While most of the team progress surrounding the Dodgers so far this spring has been optimistically steady, one of the most frequent topics of conversation has been the nagging side injury of Joc Pederson and how it may affect the dynamics of the Opening Day roster.
According to most reports, Pederson will make his spring debut on Sunday in a minor league game. The plan is to have him play five full innings.
Whether Joc is healthy enough to compete in the regular season opener is really not the biggest issue at hand. If his current progress is any indication, he’ll be ready sooner than later, and he’ll likely slide into the role as the primary left fielder upon doing so.
Most people believe that a straight platoon between Pederson and A.J. Pollock will account for most of the reps in left field. Last year, though, left field was one of those filler spots that saw a whopping nine players see action there.
Obviously, gone are Alex Verdugo, Kristopher Negron and Kyle Garlick, but players like Matt Beaty, Enrique Hernandez and Chris Taylor will very much be part of the outfield conversation when discussing the active roster.
Beaty saw action in 34 games in left field last year, which accounted for most of his playing time defensively. He can also play first base, but he hasn’t quite established the trust of management yet to provide cover at third base. Taylor played 56 games in left field while Hernandez played 10.
Although it seems like the Dodgers are steering away from the “revolving door” type of platooning with Mookie Betts in right every day, Cody Bellinger in center and Corey Seager at short, there is enough flexibility at other positions (even to provide Justin Turner ample rest at third) for Taylor and Hernandez to see adequate playing time. If Beaty does indeed make the Opening Day roster, it should be interesting to see how his playing time is handled.
Nevertheless, the overlying concept is the fact that Pederson will be garnering most of the playing time in left based on the ratio that nearly two-thirds of MLB pitchers are right-handed. Using a hypothetical number of 648 overall PA for left fielders this year, that leaves Joc with 428 PA and Pollock with 220, assuming they’re both fully healthy for the entire season.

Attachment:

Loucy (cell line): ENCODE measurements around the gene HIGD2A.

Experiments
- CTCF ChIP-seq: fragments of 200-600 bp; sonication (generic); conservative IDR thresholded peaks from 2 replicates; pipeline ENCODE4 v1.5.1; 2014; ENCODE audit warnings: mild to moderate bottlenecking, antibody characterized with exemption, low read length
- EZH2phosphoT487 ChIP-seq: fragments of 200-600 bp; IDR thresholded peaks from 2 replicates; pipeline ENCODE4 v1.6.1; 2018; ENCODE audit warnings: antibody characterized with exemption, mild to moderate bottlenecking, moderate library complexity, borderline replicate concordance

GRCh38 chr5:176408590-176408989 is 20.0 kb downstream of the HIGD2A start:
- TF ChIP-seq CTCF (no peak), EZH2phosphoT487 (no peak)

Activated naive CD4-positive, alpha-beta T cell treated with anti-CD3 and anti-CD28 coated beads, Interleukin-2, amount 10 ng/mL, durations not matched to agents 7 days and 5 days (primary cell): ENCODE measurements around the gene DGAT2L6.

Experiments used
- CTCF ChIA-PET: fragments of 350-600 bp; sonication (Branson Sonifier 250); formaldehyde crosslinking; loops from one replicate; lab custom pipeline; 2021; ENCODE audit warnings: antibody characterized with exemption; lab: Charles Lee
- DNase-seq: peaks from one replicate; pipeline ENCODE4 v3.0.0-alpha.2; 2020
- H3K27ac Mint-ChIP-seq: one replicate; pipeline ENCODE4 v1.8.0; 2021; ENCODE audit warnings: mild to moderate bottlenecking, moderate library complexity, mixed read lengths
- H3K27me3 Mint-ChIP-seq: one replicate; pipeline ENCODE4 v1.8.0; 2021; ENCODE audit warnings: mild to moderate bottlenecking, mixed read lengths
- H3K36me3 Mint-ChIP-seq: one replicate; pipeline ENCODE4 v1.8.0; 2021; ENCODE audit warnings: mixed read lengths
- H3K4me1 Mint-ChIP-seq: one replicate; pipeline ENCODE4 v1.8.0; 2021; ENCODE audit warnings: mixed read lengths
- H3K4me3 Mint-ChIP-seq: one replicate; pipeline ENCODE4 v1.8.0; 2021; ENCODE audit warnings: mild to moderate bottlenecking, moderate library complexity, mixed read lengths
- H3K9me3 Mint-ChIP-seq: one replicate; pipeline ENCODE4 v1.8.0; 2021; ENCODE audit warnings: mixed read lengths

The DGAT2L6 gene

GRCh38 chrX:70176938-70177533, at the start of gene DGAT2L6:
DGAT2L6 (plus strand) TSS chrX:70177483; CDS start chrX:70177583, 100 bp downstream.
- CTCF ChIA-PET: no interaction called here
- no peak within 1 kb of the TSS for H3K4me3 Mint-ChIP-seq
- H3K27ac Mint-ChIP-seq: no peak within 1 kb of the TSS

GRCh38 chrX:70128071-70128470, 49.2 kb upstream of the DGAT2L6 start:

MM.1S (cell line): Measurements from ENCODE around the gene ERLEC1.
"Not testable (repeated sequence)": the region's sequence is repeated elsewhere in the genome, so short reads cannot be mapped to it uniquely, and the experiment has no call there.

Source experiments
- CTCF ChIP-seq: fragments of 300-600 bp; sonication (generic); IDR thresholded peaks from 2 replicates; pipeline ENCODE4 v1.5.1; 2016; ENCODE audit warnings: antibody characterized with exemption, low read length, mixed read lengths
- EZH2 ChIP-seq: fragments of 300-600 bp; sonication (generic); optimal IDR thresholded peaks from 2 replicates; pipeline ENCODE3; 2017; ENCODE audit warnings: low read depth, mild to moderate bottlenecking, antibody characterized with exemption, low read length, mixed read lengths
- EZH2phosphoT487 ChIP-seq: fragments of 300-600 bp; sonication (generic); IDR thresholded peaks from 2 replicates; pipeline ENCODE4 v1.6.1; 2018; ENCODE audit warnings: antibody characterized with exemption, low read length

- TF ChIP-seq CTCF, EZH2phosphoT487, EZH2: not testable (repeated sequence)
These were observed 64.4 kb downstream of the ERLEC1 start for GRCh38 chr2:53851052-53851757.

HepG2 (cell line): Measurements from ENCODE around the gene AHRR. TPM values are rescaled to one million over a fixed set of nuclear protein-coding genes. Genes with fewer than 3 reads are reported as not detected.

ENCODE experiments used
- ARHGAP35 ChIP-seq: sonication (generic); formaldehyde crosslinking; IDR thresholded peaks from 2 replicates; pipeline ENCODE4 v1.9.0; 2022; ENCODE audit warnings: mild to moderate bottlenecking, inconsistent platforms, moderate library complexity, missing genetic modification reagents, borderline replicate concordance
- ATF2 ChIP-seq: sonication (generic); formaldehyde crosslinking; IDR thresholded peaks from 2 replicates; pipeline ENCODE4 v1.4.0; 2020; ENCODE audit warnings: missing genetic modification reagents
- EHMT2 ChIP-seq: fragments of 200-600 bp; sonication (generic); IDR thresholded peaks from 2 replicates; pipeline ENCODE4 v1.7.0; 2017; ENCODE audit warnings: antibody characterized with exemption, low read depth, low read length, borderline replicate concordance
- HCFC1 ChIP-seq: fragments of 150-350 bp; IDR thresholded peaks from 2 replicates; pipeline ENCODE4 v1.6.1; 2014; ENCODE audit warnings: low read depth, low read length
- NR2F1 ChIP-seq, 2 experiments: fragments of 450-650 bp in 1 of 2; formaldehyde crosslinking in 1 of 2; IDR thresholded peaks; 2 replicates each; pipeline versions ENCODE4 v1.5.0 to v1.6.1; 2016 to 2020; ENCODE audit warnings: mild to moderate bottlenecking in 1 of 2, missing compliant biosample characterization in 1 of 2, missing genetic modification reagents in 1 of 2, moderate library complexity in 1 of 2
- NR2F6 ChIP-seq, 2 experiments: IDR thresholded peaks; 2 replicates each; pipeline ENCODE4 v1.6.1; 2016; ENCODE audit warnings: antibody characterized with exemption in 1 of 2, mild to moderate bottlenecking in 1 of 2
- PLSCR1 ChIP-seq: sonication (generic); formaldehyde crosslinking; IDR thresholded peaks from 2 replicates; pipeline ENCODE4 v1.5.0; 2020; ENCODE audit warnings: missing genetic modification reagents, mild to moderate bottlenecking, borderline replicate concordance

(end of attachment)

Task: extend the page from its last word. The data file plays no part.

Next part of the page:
The idea that Pollock is earning $15 million this season—$12 million Luxury Tax salary and another $3 million bonus payment—makes it tough to keep him on the bench regularly from the standpoint of player value. He’ll be able to be utilized as a pinch hitter and moved around a bit when Bellinger and Betts need the occasional day off, but those scenarios probably won’t hugely boost his use by any standard.
Some folks have suggested giving Pollock reasonable opportunity against right-handed pitching—in essence, taking away a few AB from Pederson—but as long as Joc’s healthy, he should absolutely be seeing all the righty pitching possible.
Pederson OPS’d an impressive .876 last year, which happened to be the fourth highest total on the Dodgers behind Bellinger’s 1.035, Max Muncy‘s .889 and Turner’s .881. Conceivably, Pederson’s figure could have led probably quite a few rival clubs around the league—that’s just how potent the Los Angeles offense is. Some believe that an average OPS for a single player in the majors is somewhere around the .760 mark.
Anyway, Pollock hasn’t OPS’d above .850 since his signature season in 2015 when he hit .315/.367/.498 in 157 games for the Diamondbacks. He hovered right around .800 in 2017 and 2018, but Pederson posted a .843 mark in 2018, suggesting his numbers are trending upwards.
I’m fine with giving Pollock approximately 300 PA for the upcoming campaign, as it will provide him with enough opportunities to warrant his spot on the active roster. His career splits have been nearly equal against righty and lefty pitching, so it shouldn’t put him at a disadvantage if he sees mostly lefties.
With the addition of Betts, it will allow Joc to be bumped out of the everyday leadoff spot, which is a relief to some fans, especially myself. Pederson’s career-high 36 bombs represented a huge influence on his OPS last year. While moving him down in the batting order won’t necessarily affect his primary statistics, it could theoretically improve the team’s run production—especially with runners in scoring position.
Whichever way you look at it, the Dodgers are indeed the deepest team in the majors when it comes to talent, assuming the bulk of the active roster is healthy.
Left field gives plenty of credence towards that claim.